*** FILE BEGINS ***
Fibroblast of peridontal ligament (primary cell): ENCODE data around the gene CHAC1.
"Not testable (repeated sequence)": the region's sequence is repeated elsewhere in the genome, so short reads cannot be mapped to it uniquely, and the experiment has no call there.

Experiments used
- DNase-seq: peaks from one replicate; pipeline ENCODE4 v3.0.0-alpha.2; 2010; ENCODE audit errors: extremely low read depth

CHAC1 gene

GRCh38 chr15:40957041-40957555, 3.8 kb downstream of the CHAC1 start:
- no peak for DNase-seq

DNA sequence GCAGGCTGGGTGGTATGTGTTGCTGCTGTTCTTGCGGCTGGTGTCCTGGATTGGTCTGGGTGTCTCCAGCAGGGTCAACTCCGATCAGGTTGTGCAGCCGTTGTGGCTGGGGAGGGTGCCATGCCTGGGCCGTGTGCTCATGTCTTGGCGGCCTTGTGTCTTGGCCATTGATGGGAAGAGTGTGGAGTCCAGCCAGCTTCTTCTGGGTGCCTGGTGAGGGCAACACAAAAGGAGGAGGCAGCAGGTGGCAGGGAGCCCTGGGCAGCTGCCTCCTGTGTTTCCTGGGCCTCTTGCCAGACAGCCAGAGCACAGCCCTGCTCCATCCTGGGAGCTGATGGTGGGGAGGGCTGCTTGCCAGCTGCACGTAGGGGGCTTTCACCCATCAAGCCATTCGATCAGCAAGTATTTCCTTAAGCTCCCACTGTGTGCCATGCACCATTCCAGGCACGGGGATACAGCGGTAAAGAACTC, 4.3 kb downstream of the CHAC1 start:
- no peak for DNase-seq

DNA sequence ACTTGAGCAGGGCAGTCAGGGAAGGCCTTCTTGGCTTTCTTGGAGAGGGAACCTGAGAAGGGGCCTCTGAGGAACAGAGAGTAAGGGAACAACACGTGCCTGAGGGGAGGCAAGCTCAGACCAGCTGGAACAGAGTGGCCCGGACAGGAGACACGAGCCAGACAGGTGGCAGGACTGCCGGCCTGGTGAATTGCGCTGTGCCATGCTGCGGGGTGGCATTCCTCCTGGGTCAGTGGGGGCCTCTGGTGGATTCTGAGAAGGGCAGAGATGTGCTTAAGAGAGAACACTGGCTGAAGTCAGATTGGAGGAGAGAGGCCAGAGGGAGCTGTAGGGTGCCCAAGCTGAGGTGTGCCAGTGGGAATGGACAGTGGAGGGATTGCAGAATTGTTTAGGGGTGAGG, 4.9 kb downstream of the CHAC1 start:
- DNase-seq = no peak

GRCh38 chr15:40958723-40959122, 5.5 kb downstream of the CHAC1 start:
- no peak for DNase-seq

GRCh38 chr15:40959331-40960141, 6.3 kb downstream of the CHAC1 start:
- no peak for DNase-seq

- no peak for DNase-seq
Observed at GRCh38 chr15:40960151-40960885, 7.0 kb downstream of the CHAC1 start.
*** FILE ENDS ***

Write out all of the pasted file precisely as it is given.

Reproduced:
Fibroblast of peridontal ligament (primary cell): ENCODE data around the gene CHAC1.
"Not testable (repeated sequence)": the region's sequence is repeated elsewhere in the genome, so short reads cannot be mapped to it uniquely, and the experiment has no call there.

Experiments used
- DNase-seq: peaks from one replicate; pipeline ENCODE4 v3.0.0-alpha.2; 2010; ENCODE audit errors: extremely low read depth

CHAC1 gene

GRCh38 chr15:40957041-40957555, 3.8 kb downstream of the CHAC1 start:
- no peak for DNase-seq

DNA sequence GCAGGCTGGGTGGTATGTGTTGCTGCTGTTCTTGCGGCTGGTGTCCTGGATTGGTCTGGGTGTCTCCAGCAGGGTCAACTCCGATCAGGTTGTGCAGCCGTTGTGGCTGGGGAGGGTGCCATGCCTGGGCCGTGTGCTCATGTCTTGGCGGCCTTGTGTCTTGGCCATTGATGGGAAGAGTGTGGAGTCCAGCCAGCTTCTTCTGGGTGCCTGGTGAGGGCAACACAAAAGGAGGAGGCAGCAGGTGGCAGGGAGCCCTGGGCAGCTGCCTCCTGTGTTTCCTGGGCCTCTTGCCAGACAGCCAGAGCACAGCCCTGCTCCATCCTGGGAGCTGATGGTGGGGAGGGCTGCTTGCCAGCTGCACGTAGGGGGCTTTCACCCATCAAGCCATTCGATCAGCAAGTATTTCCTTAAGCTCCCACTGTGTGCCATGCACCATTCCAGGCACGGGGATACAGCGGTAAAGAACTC, 4.3 kb downstream of the CHAC1 start:
- no peak for DNase-seq

DNA sequence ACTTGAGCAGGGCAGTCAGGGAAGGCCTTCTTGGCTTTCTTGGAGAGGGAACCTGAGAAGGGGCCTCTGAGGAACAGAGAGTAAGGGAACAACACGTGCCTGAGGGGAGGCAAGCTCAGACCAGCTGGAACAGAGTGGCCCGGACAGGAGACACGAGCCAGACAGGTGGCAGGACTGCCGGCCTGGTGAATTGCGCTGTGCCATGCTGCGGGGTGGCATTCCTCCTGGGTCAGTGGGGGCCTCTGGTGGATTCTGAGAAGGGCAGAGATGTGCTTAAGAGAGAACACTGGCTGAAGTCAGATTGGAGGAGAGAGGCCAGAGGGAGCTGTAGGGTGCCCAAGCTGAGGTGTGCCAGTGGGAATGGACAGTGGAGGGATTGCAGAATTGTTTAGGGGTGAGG, 4.9 kb downstream of the CHAC1 start:
- DNase-seq = no peak

GRCh38 chr15:40958723-40959122, 5.5 kb downstream of the CHAC1 start:
- no peak for DNase-seq

GRCh38 chr15:40959331-40960141, 6.3 kb downstream of the CHAC1 start:
- no peak for DNase-seq

- no peak for DNase-seq
Observed at GRCh38 chr15:40960151-40960885, 7.0 kb downstream of the CHAC1 start.